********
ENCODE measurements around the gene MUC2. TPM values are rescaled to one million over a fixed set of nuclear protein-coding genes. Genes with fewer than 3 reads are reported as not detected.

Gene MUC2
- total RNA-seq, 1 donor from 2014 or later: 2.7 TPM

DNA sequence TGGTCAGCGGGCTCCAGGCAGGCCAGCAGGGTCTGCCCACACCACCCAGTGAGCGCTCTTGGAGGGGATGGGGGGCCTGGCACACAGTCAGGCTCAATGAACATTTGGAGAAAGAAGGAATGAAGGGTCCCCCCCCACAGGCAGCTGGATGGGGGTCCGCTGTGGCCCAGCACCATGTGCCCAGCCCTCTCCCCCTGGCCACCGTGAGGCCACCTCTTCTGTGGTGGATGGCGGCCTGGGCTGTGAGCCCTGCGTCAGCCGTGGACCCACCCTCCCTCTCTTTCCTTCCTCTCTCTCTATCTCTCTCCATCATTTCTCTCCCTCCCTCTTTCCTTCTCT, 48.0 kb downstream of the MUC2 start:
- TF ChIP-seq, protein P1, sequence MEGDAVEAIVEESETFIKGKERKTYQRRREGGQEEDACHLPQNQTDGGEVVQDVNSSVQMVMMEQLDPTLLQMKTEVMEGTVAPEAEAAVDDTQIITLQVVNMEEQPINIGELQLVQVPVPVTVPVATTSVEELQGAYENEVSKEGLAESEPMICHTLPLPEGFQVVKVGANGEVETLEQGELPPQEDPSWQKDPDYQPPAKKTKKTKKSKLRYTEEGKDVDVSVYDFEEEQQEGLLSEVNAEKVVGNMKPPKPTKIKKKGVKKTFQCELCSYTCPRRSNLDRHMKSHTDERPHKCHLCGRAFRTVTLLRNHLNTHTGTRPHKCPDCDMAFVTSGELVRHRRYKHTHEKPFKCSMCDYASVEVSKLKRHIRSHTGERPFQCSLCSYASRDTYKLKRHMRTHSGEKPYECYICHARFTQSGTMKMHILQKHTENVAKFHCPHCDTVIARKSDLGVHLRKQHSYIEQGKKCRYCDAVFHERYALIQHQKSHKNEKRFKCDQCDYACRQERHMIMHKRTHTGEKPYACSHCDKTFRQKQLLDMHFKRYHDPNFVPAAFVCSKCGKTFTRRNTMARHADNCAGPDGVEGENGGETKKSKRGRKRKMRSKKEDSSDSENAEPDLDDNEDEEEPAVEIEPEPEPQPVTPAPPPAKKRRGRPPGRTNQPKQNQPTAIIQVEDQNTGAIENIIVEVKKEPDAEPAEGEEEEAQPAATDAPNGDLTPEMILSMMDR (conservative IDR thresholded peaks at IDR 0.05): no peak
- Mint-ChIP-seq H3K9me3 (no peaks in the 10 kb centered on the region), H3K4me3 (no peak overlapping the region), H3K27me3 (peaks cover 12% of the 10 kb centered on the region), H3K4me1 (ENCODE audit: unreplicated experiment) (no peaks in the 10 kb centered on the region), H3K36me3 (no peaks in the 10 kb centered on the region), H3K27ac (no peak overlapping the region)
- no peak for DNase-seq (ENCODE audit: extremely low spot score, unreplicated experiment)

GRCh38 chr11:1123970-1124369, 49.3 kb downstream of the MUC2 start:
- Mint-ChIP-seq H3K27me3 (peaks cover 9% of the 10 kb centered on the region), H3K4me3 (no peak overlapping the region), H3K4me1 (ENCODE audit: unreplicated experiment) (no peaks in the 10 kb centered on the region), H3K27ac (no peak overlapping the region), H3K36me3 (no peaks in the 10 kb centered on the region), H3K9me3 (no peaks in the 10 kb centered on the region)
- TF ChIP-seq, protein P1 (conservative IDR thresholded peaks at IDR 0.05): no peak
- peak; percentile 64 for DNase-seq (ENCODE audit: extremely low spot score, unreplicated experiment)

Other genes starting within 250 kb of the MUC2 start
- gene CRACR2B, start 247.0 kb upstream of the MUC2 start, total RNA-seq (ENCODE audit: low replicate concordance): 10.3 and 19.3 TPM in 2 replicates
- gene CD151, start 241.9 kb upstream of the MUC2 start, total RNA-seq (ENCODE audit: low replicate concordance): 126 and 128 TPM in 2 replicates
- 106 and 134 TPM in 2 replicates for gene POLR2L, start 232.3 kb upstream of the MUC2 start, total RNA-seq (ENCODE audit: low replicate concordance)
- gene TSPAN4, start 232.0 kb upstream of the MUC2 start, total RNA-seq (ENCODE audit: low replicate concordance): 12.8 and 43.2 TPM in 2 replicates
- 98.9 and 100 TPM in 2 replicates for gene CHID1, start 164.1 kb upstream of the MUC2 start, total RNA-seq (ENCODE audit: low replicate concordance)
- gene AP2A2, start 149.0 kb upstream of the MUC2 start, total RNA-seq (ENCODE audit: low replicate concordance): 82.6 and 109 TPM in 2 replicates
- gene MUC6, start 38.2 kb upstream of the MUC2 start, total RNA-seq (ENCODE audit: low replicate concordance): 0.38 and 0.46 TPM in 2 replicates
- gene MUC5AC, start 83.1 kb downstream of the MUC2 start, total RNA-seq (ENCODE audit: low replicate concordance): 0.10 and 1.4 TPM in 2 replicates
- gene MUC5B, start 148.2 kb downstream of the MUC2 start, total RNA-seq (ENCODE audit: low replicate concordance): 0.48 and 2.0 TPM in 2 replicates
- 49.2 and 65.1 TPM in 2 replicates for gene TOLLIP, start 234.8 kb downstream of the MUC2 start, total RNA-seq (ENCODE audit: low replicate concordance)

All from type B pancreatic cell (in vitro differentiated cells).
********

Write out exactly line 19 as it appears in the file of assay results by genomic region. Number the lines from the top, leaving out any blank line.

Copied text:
- gene MUC6, start 38.2 kb upstream of the MUC2 start, total RNA-seq (ENCODE audit: low replicate concordance): 0.38 and 0.46 TPM in 2 replicates